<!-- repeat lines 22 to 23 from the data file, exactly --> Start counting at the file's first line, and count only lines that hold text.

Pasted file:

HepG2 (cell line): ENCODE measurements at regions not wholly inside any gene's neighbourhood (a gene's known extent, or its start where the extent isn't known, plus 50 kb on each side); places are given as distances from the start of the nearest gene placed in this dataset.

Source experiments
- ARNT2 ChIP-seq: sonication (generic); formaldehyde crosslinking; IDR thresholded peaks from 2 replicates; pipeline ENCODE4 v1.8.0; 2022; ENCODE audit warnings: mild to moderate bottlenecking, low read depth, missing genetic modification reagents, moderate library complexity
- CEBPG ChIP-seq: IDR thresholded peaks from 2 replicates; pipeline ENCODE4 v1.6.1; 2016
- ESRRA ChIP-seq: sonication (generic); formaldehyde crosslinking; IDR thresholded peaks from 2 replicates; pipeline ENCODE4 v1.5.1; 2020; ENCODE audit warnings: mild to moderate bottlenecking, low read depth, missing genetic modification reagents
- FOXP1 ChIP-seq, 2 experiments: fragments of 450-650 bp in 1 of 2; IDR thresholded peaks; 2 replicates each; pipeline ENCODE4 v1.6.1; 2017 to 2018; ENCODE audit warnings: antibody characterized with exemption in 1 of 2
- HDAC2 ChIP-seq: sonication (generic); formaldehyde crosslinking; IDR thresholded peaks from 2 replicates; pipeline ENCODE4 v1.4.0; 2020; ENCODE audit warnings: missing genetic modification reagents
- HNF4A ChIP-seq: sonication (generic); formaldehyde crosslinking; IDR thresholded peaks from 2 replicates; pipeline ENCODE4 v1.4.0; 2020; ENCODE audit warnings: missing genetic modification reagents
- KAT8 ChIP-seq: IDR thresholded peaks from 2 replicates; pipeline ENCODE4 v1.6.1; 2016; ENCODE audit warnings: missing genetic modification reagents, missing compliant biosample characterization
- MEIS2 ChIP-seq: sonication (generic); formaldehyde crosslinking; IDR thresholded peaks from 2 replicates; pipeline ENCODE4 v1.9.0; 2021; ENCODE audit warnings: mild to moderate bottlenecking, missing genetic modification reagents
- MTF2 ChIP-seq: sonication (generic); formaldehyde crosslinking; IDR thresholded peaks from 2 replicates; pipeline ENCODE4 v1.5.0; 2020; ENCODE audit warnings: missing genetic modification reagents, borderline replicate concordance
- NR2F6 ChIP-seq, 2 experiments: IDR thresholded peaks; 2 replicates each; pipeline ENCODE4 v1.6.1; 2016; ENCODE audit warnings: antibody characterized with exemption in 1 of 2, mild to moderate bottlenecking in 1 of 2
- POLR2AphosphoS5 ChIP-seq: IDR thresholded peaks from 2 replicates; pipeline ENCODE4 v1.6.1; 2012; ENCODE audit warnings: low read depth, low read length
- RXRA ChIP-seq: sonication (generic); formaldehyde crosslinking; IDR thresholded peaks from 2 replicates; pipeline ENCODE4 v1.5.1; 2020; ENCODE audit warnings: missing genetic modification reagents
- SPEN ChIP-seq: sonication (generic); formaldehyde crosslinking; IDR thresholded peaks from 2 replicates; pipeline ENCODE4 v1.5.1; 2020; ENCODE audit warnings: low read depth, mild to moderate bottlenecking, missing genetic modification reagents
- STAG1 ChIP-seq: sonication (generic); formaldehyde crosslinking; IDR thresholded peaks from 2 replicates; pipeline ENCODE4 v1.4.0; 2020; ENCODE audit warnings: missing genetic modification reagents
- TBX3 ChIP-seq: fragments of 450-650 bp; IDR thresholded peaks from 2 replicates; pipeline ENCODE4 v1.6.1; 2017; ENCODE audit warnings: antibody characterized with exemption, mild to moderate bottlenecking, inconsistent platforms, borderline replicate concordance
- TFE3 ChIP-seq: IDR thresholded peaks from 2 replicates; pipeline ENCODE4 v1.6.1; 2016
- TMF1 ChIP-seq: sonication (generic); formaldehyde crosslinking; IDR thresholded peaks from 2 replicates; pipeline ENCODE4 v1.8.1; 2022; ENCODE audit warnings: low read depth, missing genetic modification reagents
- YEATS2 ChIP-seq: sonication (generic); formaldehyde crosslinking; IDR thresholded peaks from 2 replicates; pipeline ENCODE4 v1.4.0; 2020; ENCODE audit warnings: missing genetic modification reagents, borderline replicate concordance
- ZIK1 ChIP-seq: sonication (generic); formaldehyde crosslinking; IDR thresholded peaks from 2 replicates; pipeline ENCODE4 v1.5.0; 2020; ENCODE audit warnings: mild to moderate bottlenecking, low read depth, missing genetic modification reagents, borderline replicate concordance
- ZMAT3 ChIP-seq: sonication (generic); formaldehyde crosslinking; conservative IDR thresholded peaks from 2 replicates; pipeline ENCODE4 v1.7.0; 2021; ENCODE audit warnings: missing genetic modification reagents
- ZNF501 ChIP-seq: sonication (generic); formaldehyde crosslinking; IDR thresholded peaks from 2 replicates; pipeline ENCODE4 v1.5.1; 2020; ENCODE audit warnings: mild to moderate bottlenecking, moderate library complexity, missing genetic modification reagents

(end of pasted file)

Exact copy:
- ZMAT3 ChIP-seq: sonication (generic); formaldehyde crosslinking; conservative IDR thresholded peaks from 2 replicates; pipeline ENCODE4 v1.7.0; 2021; ENCODE audit warnings: missing genetic modification reagents
- ZNF501 ChIP-seq: sonication (generic); formaldehyde crosslinking; IDR thresholded peaks from 2 replicates; pipeline ENCODE4 v1.5.1; 2020; ENCODE audit warnings: mild to moderate bottlenecking, moderate library complexity, missing genetic modification reagents